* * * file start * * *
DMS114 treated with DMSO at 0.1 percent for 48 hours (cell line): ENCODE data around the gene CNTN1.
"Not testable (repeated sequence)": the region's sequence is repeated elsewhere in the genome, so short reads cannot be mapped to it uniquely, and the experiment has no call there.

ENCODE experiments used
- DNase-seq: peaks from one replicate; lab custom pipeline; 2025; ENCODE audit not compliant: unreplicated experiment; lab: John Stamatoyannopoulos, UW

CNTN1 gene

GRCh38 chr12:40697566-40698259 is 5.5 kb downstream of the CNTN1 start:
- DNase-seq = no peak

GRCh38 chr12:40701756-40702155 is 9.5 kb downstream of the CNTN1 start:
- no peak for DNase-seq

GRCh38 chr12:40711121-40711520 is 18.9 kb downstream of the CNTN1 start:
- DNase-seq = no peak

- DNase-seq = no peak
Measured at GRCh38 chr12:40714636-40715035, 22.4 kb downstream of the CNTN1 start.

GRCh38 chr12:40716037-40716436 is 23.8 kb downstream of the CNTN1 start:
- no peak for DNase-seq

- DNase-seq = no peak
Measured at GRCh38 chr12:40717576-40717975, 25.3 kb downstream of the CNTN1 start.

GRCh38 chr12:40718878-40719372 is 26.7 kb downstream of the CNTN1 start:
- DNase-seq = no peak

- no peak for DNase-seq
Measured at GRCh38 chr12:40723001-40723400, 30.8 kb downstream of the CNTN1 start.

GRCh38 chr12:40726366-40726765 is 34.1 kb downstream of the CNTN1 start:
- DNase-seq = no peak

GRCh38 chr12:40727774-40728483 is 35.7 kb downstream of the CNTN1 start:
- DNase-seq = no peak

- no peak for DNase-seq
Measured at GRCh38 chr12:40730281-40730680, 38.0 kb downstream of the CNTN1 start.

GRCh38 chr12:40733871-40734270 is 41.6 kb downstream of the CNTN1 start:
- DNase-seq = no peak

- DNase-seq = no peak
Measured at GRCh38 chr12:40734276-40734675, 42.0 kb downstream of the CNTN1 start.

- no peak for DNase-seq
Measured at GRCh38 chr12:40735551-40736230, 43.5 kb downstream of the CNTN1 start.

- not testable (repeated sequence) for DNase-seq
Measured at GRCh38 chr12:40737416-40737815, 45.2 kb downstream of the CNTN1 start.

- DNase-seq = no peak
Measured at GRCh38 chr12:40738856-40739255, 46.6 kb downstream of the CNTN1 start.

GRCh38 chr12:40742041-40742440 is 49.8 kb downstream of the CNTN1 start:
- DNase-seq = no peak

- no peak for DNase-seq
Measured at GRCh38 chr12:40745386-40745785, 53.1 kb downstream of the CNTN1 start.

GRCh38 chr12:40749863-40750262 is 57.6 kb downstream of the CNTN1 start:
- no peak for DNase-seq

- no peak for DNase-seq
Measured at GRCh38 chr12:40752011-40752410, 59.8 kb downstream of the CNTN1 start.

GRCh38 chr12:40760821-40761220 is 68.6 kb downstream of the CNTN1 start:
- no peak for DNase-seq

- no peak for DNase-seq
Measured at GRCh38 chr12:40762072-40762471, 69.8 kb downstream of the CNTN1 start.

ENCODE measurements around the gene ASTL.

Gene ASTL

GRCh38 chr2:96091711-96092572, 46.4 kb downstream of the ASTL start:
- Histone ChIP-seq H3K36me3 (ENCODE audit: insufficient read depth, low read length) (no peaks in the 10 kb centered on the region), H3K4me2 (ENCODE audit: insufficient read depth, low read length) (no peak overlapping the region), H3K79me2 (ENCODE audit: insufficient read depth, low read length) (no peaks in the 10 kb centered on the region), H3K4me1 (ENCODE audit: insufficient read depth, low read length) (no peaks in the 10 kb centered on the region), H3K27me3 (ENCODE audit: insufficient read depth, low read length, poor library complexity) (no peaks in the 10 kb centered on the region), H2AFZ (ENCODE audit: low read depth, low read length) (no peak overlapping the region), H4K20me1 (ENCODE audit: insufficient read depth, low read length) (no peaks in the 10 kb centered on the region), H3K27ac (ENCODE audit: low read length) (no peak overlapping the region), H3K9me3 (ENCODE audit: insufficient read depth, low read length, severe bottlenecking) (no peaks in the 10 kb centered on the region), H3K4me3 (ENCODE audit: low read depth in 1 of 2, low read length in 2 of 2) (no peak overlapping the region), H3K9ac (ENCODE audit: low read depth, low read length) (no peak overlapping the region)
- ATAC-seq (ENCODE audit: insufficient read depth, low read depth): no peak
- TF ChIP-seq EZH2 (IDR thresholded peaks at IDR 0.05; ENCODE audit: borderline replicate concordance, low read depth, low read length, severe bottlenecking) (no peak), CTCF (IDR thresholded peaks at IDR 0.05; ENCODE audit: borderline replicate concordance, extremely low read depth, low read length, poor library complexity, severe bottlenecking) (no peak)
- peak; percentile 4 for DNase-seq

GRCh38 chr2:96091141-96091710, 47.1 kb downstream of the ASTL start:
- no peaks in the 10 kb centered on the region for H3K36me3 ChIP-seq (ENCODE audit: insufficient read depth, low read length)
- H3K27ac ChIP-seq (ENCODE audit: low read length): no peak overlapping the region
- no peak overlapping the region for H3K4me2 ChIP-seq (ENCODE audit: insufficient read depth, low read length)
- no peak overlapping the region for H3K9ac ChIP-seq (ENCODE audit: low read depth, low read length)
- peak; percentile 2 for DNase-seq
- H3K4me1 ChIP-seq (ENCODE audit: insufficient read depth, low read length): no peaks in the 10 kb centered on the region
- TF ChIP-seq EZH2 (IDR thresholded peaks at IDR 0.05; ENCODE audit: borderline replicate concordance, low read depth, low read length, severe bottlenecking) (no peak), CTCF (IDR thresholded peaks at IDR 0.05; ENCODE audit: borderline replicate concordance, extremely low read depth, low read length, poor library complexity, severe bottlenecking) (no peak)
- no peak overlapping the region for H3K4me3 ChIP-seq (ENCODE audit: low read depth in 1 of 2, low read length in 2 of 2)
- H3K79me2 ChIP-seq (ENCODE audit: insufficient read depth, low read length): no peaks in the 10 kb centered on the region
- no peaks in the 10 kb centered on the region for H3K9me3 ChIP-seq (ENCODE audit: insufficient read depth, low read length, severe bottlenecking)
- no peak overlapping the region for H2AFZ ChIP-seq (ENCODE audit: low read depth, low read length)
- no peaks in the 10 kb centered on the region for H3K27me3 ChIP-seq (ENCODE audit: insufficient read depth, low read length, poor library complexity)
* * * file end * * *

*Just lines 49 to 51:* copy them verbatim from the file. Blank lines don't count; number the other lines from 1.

Measured at GRCh38 chr12:40762072-40762471, 69.8 kb downstream of the CNTN1 start.

ENCODE measurements around the gene ASTL.

Gene ASTL